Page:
Courage and Commitment
It was easily 130 degrees at 11:00 a.m. and both the American and the Iraqi soldiers were hot and tired from the hard training. An Iraqi soldier kept falling behind during the training, so finally his Iraqi squad leader pulled him over to me and started explaining in Arabic that he was in pain from an injury and asked that he sit out during a portion of the training.
Suspiciously, I asked him to show me this injury. As he pulled up his pant leg a fresh bullet hole appeared – he had been shot on his way to work by a gang of insurgents. The young Iraqi was afraid if he missed training he would be kicked out of the unit.
At that moment, I thought to myself, how many Americans would be willing to look him in the eye and tell him that America should withdraw because his people don’t have the courage and commitment to rebuild their country?
Changing Our Strategy
I have witnessed firsthand the mistakes made on the ground in Iraq. From April 2004 to March 2005 I lived and worked with an 800 soldier Iraqi combat unit north of Baghdad. When I arrived, there was very little equipment, no vehicles, and the AK-47 ammunition was corroded and unusable. Perhaps most importantly, over a quarter of the unit was missing along with their weapons. However the joint American and Iraqi Task Force successfully changed the landscape.
We secured better ammunition and weapons, created facilities that were usable for training and living, and acquired vehicles. None of this would have been possible without American soldiers on the ground. Mentoring the Iraqis in the workings of a modern army, while challenging, was critical to the foundation of a democratic Iraq.
Language and culture barriers, insufficient numbers of trainers, sub-standard or non-existent equipment, and perhaps most importantly the ongoing daily violence all added time to the process. It was very frustrating.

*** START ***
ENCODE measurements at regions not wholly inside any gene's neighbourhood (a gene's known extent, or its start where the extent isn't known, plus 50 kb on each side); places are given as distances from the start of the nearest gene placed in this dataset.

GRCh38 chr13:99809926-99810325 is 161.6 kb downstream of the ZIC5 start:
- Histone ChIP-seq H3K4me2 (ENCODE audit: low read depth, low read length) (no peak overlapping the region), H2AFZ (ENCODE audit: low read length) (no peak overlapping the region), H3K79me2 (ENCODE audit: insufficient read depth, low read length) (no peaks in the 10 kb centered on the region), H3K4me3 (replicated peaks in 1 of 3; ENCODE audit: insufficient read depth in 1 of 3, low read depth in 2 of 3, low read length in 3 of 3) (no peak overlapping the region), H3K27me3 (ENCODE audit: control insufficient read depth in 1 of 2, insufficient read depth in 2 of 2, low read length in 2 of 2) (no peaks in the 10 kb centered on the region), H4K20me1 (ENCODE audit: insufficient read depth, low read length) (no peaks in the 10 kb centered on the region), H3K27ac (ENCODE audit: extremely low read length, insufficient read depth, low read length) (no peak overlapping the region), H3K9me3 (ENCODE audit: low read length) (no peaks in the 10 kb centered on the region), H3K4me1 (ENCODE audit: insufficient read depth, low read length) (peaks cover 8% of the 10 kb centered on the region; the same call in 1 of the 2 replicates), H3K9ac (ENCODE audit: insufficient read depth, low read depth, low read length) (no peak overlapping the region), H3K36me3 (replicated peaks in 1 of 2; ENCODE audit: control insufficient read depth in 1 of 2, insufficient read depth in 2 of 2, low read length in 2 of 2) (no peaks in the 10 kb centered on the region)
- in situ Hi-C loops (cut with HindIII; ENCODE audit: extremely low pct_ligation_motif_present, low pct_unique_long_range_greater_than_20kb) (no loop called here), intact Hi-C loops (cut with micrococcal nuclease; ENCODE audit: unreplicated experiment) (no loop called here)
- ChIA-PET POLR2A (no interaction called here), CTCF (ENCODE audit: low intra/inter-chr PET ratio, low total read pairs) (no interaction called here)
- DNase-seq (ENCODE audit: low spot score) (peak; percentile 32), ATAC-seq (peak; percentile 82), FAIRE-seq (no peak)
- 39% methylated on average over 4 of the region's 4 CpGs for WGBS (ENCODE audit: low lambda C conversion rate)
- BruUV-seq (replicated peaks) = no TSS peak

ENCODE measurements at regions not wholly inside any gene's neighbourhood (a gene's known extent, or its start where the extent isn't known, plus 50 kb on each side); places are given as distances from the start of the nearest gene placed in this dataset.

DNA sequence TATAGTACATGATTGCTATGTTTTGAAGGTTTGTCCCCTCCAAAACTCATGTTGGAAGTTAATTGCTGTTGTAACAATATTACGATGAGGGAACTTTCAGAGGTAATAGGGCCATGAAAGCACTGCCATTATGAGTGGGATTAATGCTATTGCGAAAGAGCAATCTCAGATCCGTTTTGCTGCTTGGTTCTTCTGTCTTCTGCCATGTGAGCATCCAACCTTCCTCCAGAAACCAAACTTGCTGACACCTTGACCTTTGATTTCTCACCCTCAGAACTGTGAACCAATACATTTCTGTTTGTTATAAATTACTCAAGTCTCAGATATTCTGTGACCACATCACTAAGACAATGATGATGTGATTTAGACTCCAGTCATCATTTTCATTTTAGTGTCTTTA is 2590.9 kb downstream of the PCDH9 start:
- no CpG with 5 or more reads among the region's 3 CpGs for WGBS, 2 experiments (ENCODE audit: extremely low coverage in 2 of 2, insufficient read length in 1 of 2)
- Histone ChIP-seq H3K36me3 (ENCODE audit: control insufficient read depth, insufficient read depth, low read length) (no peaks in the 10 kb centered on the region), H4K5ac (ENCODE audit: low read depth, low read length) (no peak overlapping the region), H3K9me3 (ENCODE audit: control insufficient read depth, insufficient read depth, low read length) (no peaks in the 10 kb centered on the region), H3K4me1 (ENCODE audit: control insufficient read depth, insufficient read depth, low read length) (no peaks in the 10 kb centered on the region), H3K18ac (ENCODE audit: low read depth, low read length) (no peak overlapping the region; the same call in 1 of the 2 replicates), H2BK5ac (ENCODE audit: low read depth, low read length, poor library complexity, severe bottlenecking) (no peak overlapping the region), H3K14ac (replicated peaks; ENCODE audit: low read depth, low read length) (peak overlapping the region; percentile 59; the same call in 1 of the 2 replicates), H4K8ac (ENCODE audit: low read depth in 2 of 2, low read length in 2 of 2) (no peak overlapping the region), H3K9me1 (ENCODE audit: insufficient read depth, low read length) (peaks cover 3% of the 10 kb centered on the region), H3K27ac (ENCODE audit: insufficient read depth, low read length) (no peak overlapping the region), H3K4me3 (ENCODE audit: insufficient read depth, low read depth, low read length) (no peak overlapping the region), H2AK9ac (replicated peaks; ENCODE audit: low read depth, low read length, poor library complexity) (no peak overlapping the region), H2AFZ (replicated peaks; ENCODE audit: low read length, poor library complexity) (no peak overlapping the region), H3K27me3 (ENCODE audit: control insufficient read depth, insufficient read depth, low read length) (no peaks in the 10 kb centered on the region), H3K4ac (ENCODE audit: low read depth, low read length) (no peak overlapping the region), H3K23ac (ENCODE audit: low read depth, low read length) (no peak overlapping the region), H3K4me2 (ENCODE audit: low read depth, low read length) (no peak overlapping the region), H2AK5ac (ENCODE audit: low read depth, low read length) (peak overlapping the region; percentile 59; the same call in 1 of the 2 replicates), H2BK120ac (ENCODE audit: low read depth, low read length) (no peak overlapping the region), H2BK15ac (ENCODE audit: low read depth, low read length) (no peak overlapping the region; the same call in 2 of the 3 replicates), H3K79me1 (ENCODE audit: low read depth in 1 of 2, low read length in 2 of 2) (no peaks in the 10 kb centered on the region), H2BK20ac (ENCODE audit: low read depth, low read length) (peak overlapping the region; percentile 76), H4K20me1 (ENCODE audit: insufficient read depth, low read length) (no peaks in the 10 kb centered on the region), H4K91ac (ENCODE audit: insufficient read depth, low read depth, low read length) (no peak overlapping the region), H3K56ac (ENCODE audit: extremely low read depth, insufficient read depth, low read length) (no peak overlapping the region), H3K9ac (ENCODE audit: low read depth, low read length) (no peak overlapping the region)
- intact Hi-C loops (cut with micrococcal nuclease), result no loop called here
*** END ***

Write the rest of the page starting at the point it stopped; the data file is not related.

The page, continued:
Change was needed, and the surge of additional troops seems like a vital step in the right direction.
John McCain is the only presidential candidate who was calling for more troops in Iraq and a change in strategy when it should have been implemented years ago. To turnaround the worsening security situation, and succeed in Iraq, we needed more forces.
We have a very long way to go, but the first stage of the surge has resulted in decreased violence in Baghdad and progress in political reconciliation. It is a small but welcomed sign of hope for Americans that believe in winning.
General Petraeus’ plan of moving soldiers off the bases and into the population, living and working closely with their Iraqi counterparts will certainly help the security situation as well.
And most importantly, it will forge an even more effective mentoring relationship between American and Iraqi forces.
While some have argued for wholesale retreat in Iraq, Senator McCain understands that we must not leave Iraq, and the region, in disarray. John McCain understands that if we just pick up and leave Iraq it will certainly be a security problem for the United States for many generations to come.
Abandoning the Iraqis will result in chaos, genocide, and leave al Qaeda and other terrorist organizations a safe haven from which to regroup and launch future operations in the region and beyond. I know this because I’ve seen it with my own eyes.
There is a good option for an American victory – surge the troops, let General Petraus do his job, and support leaders like Senator McCain who to continue to do the right thing.
With today’s partisan political grandstanding, John McCain has shown tremendous courage and resolve in continuing to stand up for victory in Iraq. He has been on the front lines in advocating for a more comprehensive strategy for a long time, and it is encouraging to see him choose policy over poll numbers.
John McCain has said that he would rather “lose a campaign than lose a war” and I believe Americans would rather elect victory than ensure surrender.